Hospitality as Intangible Cultural Heritage? Concept and Practice in La Chapelle, Paris

Lead Research Organisation: Queen Mary, University of London
Department Name: Geography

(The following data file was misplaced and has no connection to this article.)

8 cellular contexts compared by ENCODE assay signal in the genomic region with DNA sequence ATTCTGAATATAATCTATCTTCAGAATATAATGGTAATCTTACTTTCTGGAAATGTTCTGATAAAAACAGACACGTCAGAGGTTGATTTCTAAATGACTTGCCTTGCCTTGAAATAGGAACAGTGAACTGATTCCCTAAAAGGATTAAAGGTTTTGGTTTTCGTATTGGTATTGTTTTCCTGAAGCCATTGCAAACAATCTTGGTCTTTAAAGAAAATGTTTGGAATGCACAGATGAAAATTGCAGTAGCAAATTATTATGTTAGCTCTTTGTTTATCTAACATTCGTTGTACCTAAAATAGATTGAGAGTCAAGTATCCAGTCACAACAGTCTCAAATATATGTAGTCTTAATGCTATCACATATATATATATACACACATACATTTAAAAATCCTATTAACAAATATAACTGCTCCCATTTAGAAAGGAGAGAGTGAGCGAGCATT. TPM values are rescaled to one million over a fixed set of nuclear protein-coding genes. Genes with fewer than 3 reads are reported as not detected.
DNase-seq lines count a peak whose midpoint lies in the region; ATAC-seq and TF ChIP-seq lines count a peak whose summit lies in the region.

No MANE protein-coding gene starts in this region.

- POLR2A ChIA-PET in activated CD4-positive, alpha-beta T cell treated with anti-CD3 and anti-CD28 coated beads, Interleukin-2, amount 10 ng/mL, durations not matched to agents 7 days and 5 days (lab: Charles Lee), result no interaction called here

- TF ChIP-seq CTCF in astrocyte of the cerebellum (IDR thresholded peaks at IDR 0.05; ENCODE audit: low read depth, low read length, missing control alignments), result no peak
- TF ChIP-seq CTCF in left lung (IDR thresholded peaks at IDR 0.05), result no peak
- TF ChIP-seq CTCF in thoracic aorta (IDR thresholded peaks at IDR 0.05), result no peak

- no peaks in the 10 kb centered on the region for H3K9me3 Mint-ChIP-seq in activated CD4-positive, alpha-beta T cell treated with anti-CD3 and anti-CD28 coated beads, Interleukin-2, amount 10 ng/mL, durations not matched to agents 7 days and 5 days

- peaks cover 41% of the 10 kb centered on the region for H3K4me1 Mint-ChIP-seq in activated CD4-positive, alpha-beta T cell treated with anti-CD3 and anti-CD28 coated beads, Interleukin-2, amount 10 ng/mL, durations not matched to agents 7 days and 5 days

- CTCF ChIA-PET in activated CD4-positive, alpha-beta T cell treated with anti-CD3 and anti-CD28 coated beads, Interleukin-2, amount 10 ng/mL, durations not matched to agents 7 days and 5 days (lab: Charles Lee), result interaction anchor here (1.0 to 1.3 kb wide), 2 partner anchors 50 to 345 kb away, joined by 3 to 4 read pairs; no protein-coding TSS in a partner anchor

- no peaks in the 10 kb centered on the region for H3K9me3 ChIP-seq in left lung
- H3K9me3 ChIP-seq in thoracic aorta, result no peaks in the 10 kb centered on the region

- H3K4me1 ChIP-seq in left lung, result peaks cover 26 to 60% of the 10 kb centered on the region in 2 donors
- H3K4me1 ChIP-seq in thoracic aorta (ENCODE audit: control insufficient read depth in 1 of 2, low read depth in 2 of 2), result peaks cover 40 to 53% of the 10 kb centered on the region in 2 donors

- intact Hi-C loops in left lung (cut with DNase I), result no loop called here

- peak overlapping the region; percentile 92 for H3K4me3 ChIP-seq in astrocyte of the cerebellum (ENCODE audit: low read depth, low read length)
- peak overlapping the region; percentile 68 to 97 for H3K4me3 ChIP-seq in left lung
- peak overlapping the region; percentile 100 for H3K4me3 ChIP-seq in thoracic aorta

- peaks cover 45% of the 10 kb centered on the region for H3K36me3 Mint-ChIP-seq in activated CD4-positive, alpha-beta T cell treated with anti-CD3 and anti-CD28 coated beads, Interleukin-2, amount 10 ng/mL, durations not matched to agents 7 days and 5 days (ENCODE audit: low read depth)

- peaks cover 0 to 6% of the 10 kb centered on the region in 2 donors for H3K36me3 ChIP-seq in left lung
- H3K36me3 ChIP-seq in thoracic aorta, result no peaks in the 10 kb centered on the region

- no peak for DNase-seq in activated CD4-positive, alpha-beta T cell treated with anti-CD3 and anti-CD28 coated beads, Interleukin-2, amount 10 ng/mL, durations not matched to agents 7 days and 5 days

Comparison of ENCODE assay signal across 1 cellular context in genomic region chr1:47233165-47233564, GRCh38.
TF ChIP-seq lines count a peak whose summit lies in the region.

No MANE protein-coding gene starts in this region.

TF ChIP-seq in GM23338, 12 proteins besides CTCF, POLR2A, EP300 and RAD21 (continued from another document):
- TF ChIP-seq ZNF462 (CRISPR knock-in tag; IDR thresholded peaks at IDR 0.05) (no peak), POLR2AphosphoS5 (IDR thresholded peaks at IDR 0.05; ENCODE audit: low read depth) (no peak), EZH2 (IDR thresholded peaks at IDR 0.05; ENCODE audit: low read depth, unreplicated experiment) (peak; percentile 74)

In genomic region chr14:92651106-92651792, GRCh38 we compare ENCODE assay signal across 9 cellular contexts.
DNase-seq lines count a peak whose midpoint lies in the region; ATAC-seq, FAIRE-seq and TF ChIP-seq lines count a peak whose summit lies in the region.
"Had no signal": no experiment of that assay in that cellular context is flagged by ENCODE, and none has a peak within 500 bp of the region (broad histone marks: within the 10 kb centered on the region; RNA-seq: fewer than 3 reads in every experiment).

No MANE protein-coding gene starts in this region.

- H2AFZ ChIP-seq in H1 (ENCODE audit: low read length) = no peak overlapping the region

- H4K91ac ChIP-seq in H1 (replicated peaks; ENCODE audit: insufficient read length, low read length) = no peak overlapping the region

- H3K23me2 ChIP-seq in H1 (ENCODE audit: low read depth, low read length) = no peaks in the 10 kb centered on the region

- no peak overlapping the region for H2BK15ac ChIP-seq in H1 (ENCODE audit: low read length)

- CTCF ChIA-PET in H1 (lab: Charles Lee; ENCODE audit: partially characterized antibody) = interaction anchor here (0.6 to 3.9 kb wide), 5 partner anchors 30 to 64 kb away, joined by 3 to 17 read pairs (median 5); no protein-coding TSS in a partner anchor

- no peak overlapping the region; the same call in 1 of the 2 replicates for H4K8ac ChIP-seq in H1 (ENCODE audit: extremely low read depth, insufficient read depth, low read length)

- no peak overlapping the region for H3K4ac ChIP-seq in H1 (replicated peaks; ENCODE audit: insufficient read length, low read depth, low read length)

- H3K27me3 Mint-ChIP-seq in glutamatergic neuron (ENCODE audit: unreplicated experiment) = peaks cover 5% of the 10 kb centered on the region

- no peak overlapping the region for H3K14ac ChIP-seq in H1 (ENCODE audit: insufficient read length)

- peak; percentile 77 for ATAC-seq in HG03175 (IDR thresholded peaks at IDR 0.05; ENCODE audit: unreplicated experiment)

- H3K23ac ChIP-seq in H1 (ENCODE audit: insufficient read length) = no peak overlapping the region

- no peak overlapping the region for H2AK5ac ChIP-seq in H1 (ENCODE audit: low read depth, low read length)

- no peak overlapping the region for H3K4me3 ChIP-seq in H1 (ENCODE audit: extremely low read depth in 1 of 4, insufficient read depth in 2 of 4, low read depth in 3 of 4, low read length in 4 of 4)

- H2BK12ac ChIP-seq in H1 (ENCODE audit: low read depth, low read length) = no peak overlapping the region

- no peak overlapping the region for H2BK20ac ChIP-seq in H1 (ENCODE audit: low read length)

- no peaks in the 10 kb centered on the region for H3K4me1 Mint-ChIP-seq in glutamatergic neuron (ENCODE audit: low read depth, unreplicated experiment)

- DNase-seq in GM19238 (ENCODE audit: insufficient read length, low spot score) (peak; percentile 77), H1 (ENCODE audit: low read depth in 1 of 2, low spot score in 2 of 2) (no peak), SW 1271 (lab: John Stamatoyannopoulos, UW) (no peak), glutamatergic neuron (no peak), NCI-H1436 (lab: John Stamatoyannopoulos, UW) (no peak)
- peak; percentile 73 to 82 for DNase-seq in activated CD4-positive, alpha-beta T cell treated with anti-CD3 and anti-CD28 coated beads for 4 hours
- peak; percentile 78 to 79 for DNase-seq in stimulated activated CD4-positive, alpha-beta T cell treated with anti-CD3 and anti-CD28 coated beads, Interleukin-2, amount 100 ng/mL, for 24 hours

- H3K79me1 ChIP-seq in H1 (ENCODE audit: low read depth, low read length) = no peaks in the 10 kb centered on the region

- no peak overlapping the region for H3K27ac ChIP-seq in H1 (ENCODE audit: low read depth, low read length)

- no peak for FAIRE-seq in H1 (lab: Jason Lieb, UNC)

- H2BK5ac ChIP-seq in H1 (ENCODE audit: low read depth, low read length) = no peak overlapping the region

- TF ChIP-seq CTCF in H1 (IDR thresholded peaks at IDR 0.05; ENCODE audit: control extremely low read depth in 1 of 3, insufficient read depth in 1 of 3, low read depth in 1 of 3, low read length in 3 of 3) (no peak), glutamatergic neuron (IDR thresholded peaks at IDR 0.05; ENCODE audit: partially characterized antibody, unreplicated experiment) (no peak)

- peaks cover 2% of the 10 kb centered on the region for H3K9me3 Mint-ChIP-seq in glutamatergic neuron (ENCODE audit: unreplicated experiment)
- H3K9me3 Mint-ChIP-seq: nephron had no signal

A multidisciplinary group of researchers and writers based in Architecture, Sociology and Philosophy with a residency in La Chapelle. Beginning in October 2019, the studentship will be based in the School of Geography at QMUL, where it will be co-supervised by Prof. Alison Blunt and Dr Anna-Louise Milne (ULIP).Through sustained fieldwork in the northern Paris district of La Chapelle, this PhD will consider the actions and practices of hospitality and will establish whether and how hospitality can be considered to constitute an 'intangible cultural heritage' under the UNESCO framework for safe-guarding. The practice of hospitality is commonly held to transcend cultural differences, being recognizable on encounter for those who come from afar. Yet hospitality, like all social forms, is subject to cultural variance. This doctoral project will study the variations in modes of hospitality as it is enacted in an area of super linguistic and cultural diversity, at the hub of contemporary migration to and within Europe. Drawing on practices that traverse generations as well as faith and language groups, it will develop a comparative analysis of cultural representations and practices of welcome, drawing on situations of shared sustenance, narration and shelter. The research will investigate the claim that hospitality is a common and potentially universalisable practice, which, across its linguistic variation, can inform an understanding of intangible cultural heritage. The student will work closely with the PEROU, contributing to their UNESCO-oriented project and learning from their methodology as an embedded and experimental research unit.


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